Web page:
The justices pointed out that freedom of choice was equal for both parties (for the employer to employ a laborer who met its needs, and for the laborer to choose whether to relinquish union membership in order to remain employed.) Offering an employee such an option could not be characterized as deprivation of any constitutional freedom. Both parties were free to "say no" if not satisfied with terms of employment; thus, as a part of the process of equal bargaining, conditions of employment did not have to be regarded as unlawful or coercive if an employer's requirements legitimately exercised his right to "freedom of contract." The majority justices were persistent and clear that no "legislative restrictions" were legitimate if they obstructed the exercise of rights under "freedom of contract," therefore the Kansas statute was illogical. Consequently, the jailing of Coppage was improper when his conduct did not exceed legal limits.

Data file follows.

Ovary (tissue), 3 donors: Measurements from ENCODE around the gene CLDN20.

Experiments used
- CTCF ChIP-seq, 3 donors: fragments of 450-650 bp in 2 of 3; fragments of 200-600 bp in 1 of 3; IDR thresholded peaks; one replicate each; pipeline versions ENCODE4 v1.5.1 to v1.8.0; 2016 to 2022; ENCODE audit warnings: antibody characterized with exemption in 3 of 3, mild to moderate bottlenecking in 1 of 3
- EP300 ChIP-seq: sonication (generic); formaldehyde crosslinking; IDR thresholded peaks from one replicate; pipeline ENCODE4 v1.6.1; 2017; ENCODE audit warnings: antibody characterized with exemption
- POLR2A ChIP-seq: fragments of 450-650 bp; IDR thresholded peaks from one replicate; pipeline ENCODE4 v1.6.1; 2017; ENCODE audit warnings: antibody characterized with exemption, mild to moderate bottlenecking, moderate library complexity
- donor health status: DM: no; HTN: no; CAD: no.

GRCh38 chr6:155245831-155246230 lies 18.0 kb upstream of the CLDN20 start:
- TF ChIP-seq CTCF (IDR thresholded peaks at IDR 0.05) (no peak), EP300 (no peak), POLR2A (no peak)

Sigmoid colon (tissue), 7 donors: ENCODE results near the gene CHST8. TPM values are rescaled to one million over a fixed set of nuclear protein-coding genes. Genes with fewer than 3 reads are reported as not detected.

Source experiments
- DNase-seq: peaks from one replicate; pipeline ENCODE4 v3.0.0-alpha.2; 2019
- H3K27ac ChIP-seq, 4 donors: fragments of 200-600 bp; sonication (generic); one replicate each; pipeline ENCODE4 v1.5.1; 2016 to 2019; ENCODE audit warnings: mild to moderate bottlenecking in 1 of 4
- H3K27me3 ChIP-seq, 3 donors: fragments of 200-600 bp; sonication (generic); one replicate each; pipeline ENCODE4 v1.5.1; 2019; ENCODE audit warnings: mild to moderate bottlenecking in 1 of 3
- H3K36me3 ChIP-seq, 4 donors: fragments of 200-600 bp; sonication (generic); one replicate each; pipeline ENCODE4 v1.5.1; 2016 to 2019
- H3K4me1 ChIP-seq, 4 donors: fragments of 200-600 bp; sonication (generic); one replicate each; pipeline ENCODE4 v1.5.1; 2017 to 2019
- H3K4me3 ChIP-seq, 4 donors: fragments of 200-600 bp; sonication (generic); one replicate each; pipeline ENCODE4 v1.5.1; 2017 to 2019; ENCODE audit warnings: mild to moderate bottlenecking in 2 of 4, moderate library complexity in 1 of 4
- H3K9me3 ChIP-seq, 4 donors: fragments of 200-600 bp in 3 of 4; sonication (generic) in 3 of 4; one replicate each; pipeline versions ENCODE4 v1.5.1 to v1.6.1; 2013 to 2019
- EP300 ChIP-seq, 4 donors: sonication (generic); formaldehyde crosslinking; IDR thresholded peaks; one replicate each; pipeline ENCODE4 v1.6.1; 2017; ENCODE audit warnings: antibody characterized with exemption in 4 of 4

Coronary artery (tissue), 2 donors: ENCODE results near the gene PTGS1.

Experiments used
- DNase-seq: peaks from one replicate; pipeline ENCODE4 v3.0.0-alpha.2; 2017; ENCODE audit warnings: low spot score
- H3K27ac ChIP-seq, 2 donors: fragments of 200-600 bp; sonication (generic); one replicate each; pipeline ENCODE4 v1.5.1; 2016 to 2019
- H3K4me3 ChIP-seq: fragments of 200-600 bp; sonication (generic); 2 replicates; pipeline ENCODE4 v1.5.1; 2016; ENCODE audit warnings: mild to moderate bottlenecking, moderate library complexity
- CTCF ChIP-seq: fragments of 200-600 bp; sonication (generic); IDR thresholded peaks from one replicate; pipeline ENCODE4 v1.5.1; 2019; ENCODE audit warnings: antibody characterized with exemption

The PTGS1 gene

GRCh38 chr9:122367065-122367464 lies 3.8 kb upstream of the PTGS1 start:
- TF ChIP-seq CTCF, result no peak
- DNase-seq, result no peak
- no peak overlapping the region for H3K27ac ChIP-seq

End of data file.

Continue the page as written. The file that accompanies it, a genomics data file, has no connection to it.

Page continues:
Additional topics

Law Library - American Law and Legal InformationNotable Trials and Court Cases - 1883 to 1917Coppage v. Kansas - Significance, Employers' Rights Upheld, Dissent Over "freedom Of Contract", Impact, Yellow-dog Contracts